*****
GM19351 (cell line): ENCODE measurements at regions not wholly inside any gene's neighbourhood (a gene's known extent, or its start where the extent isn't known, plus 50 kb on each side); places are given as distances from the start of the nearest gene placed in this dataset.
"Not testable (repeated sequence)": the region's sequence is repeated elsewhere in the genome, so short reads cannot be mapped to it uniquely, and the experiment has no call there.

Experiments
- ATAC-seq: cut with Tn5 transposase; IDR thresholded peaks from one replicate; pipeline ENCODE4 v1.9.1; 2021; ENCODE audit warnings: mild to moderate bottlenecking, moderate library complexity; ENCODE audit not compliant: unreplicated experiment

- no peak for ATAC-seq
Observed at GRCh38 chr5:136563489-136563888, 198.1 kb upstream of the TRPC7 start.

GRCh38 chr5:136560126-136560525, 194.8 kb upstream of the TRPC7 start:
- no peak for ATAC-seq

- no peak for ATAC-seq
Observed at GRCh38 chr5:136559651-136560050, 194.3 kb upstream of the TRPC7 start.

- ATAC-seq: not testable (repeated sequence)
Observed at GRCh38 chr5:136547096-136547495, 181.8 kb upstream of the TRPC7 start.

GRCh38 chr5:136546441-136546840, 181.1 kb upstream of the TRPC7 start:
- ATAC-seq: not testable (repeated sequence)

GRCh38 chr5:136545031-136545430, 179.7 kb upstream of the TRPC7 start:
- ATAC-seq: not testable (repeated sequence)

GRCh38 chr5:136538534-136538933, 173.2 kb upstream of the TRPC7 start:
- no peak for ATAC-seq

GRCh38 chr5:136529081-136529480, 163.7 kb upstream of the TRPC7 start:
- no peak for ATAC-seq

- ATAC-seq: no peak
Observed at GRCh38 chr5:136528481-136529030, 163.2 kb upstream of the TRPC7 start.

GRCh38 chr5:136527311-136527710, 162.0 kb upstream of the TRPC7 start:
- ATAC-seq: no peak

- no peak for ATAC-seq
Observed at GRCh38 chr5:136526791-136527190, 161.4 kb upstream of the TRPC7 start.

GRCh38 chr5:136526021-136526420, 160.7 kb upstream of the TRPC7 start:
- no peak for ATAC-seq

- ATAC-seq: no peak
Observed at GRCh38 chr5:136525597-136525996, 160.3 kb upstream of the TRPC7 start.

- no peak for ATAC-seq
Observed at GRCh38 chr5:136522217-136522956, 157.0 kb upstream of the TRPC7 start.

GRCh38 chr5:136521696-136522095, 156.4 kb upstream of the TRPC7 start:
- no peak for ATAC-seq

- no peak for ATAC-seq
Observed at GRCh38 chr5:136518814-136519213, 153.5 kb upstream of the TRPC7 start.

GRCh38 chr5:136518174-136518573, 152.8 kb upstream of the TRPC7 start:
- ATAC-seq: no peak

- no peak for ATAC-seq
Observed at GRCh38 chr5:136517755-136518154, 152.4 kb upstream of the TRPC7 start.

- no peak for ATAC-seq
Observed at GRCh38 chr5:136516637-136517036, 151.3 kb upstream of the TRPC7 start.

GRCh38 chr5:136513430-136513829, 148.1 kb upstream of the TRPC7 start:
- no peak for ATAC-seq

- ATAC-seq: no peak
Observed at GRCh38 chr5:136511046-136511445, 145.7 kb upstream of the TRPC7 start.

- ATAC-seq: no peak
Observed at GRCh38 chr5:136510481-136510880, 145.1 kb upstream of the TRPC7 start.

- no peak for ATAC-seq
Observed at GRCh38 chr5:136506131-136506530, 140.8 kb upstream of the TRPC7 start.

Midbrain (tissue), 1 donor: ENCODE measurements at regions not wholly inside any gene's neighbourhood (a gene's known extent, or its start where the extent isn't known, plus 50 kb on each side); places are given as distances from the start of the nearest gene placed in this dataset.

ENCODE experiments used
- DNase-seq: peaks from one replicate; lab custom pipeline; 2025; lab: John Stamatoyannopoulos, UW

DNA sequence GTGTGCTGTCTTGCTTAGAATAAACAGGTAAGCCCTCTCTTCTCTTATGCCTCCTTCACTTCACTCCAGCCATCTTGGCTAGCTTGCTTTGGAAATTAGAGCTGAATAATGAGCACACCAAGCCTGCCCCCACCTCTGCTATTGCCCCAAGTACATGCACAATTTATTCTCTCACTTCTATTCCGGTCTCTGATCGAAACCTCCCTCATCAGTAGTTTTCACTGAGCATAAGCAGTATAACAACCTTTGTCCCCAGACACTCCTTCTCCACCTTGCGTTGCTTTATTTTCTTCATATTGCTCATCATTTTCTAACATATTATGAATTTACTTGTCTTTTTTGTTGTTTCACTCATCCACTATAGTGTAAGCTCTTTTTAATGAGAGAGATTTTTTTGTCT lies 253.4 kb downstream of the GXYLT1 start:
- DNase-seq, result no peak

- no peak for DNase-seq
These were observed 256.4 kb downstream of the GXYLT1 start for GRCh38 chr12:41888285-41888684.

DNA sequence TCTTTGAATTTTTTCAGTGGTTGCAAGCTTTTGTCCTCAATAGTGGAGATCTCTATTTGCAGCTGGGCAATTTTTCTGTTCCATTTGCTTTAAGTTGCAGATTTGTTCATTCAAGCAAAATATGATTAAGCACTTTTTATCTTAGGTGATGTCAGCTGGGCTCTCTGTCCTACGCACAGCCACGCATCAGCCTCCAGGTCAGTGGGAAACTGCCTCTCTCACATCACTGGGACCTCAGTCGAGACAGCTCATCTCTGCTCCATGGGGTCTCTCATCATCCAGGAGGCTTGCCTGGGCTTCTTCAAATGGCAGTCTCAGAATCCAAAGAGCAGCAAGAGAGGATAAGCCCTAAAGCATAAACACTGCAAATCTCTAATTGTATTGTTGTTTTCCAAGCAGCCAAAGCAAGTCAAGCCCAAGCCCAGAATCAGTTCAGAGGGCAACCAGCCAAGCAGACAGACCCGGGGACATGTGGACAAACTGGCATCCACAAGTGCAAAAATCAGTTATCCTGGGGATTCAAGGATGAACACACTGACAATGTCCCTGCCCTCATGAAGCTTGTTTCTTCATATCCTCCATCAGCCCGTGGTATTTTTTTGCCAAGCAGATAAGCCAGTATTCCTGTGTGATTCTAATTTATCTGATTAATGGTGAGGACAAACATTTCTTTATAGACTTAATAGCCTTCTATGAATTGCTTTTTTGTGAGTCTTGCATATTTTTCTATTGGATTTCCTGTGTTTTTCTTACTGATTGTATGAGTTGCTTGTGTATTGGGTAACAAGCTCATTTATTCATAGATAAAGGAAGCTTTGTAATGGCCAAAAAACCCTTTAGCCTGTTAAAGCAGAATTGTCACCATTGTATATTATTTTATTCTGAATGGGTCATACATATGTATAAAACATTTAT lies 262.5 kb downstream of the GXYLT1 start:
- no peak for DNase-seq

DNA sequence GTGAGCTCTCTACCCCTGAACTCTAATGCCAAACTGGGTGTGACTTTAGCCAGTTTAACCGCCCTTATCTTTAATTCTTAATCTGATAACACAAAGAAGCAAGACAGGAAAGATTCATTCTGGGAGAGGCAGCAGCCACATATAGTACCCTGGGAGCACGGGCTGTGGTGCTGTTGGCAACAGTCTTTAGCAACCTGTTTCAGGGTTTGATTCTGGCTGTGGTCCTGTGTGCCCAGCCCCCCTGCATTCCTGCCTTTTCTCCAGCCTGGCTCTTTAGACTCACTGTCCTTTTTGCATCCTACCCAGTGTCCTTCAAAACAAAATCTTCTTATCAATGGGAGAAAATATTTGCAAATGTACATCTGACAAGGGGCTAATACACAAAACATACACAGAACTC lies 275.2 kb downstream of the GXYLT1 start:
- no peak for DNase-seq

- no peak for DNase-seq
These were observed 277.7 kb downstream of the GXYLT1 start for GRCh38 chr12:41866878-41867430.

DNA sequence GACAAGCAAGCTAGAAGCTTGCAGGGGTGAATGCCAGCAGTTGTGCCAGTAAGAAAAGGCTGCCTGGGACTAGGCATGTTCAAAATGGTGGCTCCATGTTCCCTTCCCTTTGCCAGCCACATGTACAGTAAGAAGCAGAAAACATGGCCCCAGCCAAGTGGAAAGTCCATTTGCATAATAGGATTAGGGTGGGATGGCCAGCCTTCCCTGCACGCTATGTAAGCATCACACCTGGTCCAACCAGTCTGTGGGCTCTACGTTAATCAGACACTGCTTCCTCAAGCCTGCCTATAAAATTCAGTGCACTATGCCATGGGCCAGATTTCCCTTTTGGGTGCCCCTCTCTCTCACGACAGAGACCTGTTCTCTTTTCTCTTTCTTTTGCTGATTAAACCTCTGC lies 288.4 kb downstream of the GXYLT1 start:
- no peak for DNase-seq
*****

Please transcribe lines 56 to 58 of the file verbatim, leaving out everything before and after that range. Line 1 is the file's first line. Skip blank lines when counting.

- no peak for DNase-seq
These were observed 256.4 kb downstream of the GXYLT1 start for GRCh38 chr12:41888285-41888684.

DNA sequence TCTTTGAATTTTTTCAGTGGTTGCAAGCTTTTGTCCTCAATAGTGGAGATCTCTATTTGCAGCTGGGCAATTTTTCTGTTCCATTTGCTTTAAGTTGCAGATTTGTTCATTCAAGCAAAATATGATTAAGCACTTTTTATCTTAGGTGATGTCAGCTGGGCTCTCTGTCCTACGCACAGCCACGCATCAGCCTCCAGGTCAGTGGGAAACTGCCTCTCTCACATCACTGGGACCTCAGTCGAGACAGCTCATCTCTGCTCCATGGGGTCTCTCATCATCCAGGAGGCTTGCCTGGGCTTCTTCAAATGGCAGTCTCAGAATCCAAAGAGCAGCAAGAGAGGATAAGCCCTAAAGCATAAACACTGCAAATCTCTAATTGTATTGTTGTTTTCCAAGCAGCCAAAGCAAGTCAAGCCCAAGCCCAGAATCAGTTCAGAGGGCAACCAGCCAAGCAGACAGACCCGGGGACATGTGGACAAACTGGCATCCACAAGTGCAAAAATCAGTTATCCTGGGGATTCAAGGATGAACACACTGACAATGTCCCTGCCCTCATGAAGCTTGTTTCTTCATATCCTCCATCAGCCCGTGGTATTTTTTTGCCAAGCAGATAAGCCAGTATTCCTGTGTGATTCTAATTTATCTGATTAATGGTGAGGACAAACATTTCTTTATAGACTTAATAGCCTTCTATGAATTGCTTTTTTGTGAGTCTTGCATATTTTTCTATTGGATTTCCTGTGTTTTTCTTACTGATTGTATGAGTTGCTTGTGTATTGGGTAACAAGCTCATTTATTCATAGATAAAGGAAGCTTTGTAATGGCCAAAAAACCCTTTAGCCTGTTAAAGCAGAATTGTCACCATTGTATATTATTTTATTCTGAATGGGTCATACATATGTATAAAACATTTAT lies 262.5 kb downstream of the GXYLT1 start: